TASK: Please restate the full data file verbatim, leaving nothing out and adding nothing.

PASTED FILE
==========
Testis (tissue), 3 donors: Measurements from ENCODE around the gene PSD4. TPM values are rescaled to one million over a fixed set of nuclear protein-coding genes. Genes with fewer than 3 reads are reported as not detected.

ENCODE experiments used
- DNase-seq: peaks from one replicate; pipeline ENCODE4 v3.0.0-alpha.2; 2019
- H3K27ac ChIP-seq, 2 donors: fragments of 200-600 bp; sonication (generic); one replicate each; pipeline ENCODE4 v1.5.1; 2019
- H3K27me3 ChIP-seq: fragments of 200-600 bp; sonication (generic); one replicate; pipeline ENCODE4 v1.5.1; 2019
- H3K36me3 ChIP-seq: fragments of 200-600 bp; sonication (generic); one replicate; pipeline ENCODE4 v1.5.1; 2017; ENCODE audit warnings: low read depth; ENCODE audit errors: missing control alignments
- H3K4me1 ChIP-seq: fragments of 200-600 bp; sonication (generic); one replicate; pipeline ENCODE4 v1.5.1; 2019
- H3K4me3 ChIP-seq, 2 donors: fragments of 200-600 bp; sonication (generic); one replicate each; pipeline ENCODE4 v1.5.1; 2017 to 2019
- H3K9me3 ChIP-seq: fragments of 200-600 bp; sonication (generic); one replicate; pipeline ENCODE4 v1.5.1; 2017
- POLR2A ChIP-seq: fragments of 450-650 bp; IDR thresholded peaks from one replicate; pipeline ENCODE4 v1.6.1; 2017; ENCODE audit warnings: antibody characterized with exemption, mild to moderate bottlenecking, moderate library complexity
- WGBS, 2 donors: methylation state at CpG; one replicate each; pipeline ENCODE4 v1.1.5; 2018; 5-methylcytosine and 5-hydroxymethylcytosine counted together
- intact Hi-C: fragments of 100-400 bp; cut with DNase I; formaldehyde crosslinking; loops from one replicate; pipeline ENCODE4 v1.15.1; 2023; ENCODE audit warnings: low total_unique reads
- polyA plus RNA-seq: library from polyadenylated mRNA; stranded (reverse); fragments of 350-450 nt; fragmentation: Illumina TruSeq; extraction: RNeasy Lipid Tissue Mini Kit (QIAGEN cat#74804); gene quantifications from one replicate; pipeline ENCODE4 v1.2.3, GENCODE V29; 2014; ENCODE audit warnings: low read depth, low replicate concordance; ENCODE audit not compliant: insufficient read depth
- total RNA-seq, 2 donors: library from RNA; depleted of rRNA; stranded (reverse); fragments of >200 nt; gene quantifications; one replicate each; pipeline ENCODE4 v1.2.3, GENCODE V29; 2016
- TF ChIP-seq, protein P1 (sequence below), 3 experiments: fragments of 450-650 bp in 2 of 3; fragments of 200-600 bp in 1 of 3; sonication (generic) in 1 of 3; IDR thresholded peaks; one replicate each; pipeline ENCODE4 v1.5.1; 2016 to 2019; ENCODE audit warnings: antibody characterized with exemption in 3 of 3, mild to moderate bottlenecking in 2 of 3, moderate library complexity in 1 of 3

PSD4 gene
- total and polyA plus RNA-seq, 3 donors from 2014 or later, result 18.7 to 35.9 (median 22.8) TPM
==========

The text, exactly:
Testis (tissue), 3 donors: Measurements from ENCODE around the gene PSD4. TPM values are rescaled to one million over a fixed set of nuclear protein-coding genes. Genes with fewer than 3 reads are reported as not detected.

ENCODE experiments used
- DNase-seq: peaks from one replicate; pipeline ENCODE4 v3.0.0-alpha.2; 2019
- H3K27ac ChIP-seq, 2 donors: fragments of 200-600 bp; sonication (generic); one replicate each; pipeline ENCODE4 v1.5.1; 2019
- H3K27me3 ChIP-seq: fragments of 200-600 bp; sonication (generic); one replicate; pipeline ENCODE4 v1.5.1; 2019
- H3K36me3 ChIP-seq: fragments of 200-600 bp; sonication (generic); one replicate; pipeline ENCODE4 v1.5.1; 2017; ENCODE audit warnings: low read depth; ENCODE audit errors: missing control alignments
- H3K4me1 ChIP-seq: fragments of 200-600 bp; sonication (generic); one replicate; pipeline ENCODE4 v1.5.1; 2019
- H3K4me3 ChIP-seq, 2 donors: fragments of 200-600 bp; sonication (generic); one replicate each; pipeline ENCODE4 v1.5.1; 2017 to 2019
- H3K9me3 ChIP-seq: fragments of 200-600 bp; sonication (generic); one replicate; pipeline ENCODE4 v1.5.1; 2017
- POLR2A ChIP-seq: fragments of 450-650 bp; IDR thresholded peaks from one replicate; pipeline ENCODE4 v1.6.1; 2017; ENCODE audit warnings: antibody characterized with exemption, mild to moderate bottlenecking, moderate library complexity
- WGBS, 2 donors: methylation state at CpG; one replicate each; pipeline ENCODE4 v1.1.5; 2018; 5-methylcytosine and 5-hydroxymethylcytosine counted together
- intact Hi-C: fragments of 100-400 bp; cut with DNase I; formaldehyde crosslinking; loops from one replicate; pipeline ENCODE4 v1.15.1; 2023; ENCODE audit warnings: low total_unique reads
- polyA plus RNA-seq: library from polyadenylated mRNA; stranded (reverse); fragments of 350-450 nt; fragmentation: Illumina TruSeq; extraction: RNeasy Lipid Tissue Mini Kit (QIAGEN cat#74804); gene quantifications from one replicate; pipeline ENCODE4 v1.2.3, GENCODE V29; 2014; ENCODE audit warnings: low read depth, low replicate concordance; ENCODE audit not compliant: insufficient read depth
- total RNA-seq, 2 donors: library from RNA; depleted of rRNA; stranded (reverse); fragments of >200 nt; gene quantifications; one replicate each; pipeline ENCODE4 v1.2.3, GENCODE V29; 2016
- TF ChIP-seq, protein P1 (sequence below), 3 experiments: fragments of 450-650 bp in 2 of 3; fragments of 200-600 bp in 1 of 3; sonication (generic) in 1 of 3; IDR thresholded peaks; one replicate each; pipeline ENCODE4 v1.5.1; 2016 to 2019; ENCODE audit warnings: antibody characterized with exemption in 3 of 3, mild to moderate bottlenecking in 2 of 3, moderate library complexity in 1 of 3

PSD4 gene
- total and polyA plus RNA-seq, 3 donors from 2014 or later, result 18.7 to 35.9 (median 22.8) TPM